• First published in 2004 as Bartholomew’s Notes on Religion (BNOR).

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A Note on 5G Coronavirus Conspiricism

A couple of Tweets from the Guardian‘s technology editor Alex Hern (2 April):

The Sovereign Citizens and the 5G Truthers are merging. Someone has emailed to say “a Notice will be hand delivered by the military police” and “reported to the World Court and Interpol and your Liberty will be removed without further notice” if I don’t reveal the truth about 5G [here]

Oh there’s a little bit of Coronavirus conspiracy in there too: “5G is lethal to humanity and all living things, it produces irreversible damage to DNA and kills any living being, as demonstrated in Wuhan Radiation [experiment]”. The square brackets are in the original. [here]

5G scaremongering has actually been a staple of “Sovereign Citizen” activism in the UK for a while (see e.g. the website of a group called the “New Chartists”). The crossover with Covid-19 conspiracism ought be to be a particularly absurd outlier, yet in the context of a national crisis it appears to have been responsible for a recent shift from people sounding off online to committing acts of arson against 5G masts.

The crossover has been addressed in a article by Ryan Broderick for Buzzfeed:

The UK’s early push into 5G cellular coverage has led to an especially active British anti-5G movement. In 2018, the Democrats and Veterans Party, an offshoot of the British far-right political party UKIP, hosted at their party conference British YouTuber and conspiracy theorist Mark Steele, whose speech on the dangers of 5G is featured regularly in conspiracy theory videos. The dangers of 5G were also a major talking point in the 2019 election for UKIP and its supporters.

Steele (who confusingly also goes by the name of Anthony Steele) also has a presence on Twitter, where he describes engineers working on the masts as “criminals working to kill children” and suggests that “anyone not covering the 5G crime is an enemy of the people”. If this is not incitement to violence, then what is?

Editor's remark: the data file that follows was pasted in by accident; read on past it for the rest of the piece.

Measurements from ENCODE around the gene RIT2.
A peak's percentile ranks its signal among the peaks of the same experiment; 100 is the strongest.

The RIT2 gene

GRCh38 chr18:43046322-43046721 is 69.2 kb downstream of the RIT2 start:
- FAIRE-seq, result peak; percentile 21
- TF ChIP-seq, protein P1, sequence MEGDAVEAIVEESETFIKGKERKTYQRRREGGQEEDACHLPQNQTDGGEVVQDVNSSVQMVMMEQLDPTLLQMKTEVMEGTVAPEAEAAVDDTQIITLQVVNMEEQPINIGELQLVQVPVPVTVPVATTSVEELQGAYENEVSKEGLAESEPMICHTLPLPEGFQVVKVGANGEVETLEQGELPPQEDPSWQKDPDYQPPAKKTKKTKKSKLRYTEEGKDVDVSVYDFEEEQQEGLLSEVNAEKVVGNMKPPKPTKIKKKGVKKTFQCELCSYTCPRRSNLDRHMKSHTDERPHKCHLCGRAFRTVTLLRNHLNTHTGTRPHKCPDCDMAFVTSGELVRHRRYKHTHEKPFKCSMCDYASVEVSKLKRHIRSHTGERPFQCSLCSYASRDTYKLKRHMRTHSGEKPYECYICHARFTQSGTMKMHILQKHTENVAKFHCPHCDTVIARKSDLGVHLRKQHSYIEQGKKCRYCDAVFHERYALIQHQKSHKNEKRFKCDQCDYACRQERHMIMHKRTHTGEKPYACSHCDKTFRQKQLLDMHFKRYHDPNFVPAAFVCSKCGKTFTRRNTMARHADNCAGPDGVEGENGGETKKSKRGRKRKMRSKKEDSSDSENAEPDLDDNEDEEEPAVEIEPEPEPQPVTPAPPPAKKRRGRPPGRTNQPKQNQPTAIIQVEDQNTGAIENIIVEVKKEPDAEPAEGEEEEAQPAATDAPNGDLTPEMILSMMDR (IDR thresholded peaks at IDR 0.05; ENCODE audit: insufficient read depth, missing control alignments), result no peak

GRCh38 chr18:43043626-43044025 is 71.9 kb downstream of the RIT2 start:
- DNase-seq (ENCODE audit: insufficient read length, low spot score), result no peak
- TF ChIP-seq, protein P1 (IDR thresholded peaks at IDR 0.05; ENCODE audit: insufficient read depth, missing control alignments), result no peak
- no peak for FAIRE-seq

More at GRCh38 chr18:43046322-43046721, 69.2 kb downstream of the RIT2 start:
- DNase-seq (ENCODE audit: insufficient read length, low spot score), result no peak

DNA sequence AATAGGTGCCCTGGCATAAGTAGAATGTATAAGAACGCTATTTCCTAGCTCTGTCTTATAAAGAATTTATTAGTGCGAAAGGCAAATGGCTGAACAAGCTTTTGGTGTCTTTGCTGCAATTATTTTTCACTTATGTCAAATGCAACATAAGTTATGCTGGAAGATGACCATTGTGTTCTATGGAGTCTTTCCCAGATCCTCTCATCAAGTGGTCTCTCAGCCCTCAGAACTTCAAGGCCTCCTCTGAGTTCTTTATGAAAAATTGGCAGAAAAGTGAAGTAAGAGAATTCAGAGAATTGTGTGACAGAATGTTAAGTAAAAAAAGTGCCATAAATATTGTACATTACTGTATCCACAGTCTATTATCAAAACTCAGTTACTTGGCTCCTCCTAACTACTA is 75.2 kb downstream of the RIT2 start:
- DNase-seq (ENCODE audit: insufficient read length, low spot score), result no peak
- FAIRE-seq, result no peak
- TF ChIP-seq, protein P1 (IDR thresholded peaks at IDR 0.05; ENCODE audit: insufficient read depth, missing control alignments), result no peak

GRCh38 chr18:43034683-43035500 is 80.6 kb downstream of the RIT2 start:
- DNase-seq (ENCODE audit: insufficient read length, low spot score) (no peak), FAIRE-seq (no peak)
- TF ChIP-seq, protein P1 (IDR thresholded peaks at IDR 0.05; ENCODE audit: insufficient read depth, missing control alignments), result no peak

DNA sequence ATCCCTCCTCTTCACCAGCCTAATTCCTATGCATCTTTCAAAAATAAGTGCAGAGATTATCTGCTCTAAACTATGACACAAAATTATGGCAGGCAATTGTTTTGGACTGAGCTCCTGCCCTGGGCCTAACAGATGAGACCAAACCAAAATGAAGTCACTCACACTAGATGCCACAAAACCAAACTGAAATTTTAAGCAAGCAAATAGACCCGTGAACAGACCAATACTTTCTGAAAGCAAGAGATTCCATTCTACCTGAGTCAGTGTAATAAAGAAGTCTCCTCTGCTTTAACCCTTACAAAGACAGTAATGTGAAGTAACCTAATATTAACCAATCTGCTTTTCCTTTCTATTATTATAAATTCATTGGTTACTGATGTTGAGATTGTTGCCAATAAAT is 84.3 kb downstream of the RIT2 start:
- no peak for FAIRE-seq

Steele also promotes the specific 5G coronavirus  theory – indeed, he may even be its originator, as back in February he was already claiming that “WUHAN had the 5G in the Streetlights”. Some of his Tweets incorporate short to-camera videos, in which there is more of a hint of a smirk as he expounds his various claims and allegations; and when he opines that Boris Johnson “MUST HAVE BEEN STANDING TO [sic] CLOSE TO A 5G TRANSMITTER” you have to wonder whether his wild conspiracy-mongering is nihilistic and performative rather than simply delusional.

I wrote about the Democrats and Veterans Party conference here, although I didn’t note Steele’s presence specifically. Steele’s appearance was as an influencer within the UK conspiracy milieu – other speakers included UKIP’s Godfrey Bloom and Bill Etheridge, Sir WIlliam Jaffray (misspelt as “William Jaffrey”) Jon Wedger and Belinda McKenzie.

Steele’s anti-5G activism has also been amplified on conspiracy podcasts (hosted by e.g. Lou Collins and Richie Allen), as well as, erm… by Mail Online, which in 2018 ran an article reporting that 5G “radiation given off by state-of-the-art street lamps is wreaking havoc on the residents of Gateshead, according to local Mark Steele.” This was several months before Steele was fined for threatening councillors.

In September 2019, Steele appeared on a panel at an event titled “5G Apocalypse London“. The panel was headed by Sacha Stone, founder of a pseudo-court cosplay outfit called the International Tribunal for Natural Justice.